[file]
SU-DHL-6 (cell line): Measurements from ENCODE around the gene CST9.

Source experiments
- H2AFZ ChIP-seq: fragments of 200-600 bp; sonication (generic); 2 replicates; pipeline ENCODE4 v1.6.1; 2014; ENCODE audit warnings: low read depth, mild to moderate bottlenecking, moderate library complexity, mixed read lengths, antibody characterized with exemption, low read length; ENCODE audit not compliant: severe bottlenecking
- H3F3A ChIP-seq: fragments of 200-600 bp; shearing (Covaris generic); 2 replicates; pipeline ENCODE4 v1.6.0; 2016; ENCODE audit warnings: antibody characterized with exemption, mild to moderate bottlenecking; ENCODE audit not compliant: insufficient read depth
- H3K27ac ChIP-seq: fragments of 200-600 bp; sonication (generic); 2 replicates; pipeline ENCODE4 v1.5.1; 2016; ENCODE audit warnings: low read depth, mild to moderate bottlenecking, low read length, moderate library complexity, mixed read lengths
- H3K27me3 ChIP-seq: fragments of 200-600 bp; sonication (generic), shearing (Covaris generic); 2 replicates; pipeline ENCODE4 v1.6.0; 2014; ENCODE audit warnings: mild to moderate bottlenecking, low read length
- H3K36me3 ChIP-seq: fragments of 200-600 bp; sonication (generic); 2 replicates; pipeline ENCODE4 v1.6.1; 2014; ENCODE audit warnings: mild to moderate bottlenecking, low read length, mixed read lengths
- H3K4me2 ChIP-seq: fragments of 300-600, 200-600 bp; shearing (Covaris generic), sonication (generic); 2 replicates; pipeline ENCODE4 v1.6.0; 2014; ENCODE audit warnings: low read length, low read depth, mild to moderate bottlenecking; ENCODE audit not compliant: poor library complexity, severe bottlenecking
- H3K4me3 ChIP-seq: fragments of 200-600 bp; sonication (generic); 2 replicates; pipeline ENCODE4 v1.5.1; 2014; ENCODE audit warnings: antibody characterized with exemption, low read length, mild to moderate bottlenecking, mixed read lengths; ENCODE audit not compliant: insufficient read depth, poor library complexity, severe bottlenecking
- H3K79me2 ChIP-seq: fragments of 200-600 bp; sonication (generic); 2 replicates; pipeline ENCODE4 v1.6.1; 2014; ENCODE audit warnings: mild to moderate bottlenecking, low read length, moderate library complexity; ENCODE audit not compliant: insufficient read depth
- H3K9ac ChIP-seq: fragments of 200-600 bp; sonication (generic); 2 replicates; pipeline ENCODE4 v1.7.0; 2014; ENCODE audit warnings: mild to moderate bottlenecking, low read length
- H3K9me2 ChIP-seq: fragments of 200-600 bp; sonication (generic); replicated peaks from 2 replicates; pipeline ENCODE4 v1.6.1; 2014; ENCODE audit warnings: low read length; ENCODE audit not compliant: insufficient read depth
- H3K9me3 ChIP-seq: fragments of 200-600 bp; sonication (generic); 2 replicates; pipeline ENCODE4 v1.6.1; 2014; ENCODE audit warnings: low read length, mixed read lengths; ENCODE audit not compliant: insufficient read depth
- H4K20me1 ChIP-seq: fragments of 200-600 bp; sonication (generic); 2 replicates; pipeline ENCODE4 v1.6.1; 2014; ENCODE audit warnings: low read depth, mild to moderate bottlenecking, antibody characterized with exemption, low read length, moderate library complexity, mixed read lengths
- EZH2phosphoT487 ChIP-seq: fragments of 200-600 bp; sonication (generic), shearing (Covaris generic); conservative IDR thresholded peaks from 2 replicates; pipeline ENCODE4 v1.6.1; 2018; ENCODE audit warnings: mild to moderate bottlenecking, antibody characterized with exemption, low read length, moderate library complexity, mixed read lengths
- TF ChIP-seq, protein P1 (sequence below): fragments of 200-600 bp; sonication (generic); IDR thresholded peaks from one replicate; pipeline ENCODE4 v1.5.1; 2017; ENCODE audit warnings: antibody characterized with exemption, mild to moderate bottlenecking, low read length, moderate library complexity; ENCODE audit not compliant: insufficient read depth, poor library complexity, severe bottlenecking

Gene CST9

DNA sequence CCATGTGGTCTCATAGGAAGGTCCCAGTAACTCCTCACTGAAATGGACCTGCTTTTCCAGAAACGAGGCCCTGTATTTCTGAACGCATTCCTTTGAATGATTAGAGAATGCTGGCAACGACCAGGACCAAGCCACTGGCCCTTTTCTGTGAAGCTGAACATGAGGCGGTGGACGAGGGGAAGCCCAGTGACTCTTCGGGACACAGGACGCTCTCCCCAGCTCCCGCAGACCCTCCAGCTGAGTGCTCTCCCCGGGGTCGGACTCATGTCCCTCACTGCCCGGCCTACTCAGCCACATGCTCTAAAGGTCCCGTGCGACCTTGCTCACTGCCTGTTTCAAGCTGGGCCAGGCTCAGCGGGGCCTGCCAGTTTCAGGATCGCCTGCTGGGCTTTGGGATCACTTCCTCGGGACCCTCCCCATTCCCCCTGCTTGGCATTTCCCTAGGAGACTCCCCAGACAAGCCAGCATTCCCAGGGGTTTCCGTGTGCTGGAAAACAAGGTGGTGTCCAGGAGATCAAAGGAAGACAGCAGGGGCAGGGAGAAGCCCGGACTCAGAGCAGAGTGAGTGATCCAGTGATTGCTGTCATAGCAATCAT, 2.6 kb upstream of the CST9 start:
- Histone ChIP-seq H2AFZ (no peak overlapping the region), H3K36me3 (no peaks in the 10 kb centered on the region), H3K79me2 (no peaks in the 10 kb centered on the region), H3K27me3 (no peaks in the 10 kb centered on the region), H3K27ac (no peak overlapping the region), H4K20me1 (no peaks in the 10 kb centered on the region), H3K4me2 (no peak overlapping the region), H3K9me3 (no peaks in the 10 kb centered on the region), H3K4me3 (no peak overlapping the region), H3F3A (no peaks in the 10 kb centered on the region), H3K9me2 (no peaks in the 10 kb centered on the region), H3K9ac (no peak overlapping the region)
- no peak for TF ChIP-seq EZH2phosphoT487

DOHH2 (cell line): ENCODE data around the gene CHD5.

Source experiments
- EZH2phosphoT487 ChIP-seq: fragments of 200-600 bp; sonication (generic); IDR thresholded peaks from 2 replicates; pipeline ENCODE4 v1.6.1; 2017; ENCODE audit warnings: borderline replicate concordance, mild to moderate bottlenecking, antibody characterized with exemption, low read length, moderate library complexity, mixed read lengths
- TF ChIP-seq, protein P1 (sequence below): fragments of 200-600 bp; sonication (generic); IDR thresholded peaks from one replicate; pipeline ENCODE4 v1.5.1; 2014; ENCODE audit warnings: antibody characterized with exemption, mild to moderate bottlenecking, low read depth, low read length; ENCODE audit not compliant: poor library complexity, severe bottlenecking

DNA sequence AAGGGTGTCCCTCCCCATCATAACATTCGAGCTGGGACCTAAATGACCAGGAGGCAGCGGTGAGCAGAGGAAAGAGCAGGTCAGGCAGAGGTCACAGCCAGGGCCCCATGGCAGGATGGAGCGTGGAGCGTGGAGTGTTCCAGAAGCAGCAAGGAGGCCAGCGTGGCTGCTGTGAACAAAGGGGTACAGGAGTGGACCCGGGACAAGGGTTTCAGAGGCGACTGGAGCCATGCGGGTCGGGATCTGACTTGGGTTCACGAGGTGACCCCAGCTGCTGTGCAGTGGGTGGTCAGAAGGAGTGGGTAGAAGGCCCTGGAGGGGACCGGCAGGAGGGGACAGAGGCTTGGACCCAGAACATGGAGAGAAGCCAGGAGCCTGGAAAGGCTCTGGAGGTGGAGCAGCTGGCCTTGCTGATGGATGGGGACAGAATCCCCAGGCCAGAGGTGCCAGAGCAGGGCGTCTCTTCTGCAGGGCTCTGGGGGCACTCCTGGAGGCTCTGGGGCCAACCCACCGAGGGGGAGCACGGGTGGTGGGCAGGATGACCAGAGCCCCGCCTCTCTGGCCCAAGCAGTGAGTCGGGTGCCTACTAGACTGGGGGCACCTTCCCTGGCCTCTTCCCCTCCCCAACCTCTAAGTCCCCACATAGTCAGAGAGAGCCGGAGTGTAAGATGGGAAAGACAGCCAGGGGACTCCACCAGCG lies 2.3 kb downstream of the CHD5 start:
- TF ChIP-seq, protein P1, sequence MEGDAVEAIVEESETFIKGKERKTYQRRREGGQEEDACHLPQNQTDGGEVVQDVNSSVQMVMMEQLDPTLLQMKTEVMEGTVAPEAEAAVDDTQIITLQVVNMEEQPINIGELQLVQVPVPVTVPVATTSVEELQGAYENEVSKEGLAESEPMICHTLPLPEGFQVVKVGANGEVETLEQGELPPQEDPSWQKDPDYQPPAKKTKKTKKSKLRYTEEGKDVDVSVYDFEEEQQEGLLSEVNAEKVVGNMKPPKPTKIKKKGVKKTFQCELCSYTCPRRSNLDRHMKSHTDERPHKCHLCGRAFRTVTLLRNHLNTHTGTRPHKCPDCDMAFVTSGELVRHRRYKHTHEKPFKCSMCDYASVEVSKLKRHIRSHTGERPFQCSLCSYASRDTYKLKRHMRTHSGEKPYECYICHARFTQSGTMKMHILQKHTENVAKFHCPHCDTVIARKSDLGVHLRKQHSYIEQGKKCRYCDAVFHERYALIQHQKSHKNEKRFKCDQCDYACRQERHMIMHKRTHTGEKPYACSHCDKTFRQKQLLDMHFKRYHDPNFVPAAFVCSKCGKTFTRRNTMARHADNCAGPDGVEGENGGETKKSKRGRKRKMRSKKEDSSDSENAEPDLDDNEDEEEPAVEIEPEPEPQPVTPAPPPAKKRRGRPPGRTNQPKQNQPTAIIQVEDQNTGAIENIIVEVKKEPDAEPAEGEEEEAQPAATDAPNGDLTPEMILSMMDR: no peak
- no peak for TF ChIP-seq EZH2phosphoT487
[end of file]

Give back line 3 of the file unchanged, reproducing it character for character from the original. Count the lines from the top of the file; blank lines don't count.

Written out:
- H2AFZ ChIP-seq: fragments of 200-600 bp; sonication (generic); 2 replicates; pipeline ENCODE4 v1.6.1; 2014; ENCODE audit warnings: low read depth, mild to moderate bottlenecking, moderate library complexity, mixed read lengths, antibody characterized with exemption, low read length; ENCODE audit not compliant: severe bottlenecking